March 14, 2016 News

And it's off! ExoMars 2016 launches successfully

After the successful launch of ExoMars 2016 this morning, engineers now have to wait 12 hours for the first autonomous signal that confirms the mission is truly underway

Artist’s concept of the Proton rocket’s payload fairing releasing in flight, revealing the ExoMars spacecraft.
Artist’s concept of the Proton rocket’s payload fairing releasing in flight, revealing the ExoMars spacecraft.

ExoMars 2016, ESA’s mission to Mars, has launched successfully from Baikonur, Kazakhstan at 09:31 GMT this morning. ESA, who have partnered with Russian space agency Roscosmos to provide the proton launcher for the mission are expecting the first acquisition of signal at around 21:29 UTC (22:29 CET) at their ground station in Kenya tonight.

After 12 nail-biting hours and a series of critical in-space manoeuvres by the rocket which includes the deployment of solar arrays, experts in the mission control room will finally resume control of the spacecraft and will be able to verify that the rocket and its payload of the Trace Gas Orbiter and its entry, descent and landing demonstrator module (Schiaparelli) is on track for its mission to Mars.

“At this moment we are at the beginning of a long and exciting sequence of events today. Sending a satellite into Earth’s orbit is one thing, but embarking on an interplanetary mission however, is a bit more challenging. It takes a lot of energy to fly to Mars and there is no shortcut,” said Rolf Densing ESA Director of Operations in an interview this morning.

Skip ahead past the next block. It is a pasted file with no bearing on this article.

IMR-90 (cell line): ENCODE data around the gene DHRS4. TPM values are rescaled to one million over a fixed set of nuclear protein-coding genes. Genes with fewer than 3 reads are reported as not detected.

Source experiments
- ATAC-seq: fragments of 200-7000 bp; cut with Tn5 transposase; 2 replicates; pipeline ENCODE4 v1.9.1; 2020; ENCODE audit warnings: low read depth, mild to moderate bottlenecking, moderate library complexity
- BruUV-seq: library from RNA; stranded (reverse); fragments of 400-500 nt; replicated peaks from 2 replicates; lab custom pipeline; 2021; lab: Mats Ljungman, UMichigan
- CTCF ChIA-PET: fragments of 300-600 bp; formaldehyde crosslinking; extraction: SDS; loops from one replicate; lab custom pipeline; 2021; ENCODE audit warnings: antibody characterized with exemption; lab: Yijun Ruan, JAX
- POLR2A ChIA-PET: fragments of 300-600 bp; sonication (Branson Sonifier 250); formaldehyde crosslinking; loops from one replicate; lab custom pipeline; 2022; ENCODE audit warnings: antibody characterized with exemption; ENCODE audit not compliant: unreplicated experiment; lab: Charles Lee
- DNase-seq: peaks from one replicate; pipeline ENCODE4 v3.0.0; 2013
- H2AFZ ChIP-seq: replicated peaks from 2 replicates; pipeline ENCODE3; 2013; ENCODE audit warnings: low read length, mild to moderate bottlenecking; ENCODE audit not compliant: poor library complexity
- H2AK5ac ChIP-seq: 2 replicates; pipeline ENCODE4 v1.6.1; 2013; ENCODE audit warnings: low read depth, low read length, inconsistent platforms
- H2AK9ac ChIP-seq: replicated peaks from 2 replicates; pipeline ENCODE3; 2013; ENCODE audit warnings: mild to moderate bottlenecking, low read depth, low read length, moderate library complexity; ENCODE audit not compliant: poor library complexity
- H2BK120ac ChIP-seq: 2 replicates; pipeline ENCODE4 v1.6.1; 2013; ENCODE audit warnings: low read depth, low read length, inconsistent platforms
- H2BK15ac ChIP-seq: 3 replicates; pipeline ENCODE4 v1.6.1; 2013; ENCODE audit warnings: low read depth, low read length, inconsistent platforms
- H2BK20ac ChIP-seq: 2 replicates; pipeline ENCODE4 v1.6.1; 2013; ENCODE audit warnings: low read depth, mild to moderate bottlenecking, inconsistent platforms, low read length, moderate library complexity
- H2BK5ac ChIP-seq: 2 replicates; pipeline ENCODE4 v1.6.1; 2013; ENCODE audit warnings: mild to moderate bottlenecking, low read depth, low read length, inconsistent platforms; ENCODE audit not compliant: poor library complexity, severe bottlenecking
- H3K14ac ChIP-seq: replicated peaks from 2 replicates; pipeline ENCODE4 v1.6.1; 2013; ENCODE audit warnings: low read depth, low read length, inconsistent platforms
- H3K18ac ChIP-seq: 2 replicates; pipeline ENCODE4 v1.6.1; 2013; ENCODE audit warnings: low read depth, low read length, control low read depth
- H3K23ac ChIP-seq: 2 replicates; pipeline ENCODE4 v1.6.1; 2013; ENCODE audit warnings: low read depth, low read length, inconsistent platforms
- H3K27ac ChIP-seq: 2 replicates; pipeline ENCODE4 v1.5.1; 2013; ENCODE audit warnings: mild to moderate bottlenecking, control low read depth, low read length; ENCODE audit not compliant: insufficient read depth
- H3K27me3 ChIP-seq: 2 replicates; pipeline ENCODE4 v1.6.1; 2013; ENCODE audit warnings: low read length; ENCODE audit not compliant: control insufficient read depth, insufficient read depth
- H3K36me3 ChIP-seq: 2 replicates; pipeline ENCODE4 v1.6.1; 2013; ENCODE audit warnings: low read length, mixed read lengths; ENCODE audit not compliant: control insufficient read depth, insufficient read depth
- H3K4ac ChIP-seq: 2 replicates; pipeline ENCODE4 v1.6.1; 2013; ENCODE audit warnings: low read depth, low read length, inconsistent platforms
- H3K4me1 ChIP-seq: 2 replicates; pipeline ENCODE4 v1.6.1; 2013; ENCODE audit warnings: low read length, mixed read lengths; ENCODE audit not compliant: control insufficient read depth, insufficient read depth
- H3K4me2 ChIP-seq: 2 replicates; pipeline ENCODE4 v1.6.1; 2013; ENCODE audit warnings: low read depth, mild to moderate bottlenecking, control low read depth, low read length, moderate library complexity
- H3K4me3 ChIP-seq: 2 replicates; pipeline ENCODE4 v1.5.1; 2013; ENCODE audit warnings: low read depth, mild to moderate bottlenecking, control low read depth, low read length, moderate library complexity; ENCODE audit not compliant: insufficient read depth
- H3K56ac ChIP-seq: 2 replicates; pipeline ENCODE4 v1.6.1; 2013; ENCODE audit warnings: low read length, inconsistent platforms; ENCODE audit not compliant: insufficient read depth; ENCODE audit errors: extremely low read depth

To get the necessary momentum to fly to Mars, the Proton M Launcher, one of the heaviest rockets in the world, will loop around Earth four times in increasingly wider eclipses before it reaches the escape velocity needed to send it on its way to the red planet.

The scientific mission is expected to begin in December 2017 and will run for five years. The Trace Gas Orbiter will perform detailed, remote observations of the Martian atmosphere, searching for evidence of gases of possible biological importance, such as methane and to hopefully answer the question that has been asked since people first laid eyes on the red planet – is there or has there ever been life on Mars?

The Orbiter will also be used to relay data for the 2018 rover mission of the ExoMars programme and until the end of 2022. Schiaparelli, the ExoMars entry, descent and landing demonstrator module will provide Europe with the technology for landing on the surface of Mars.

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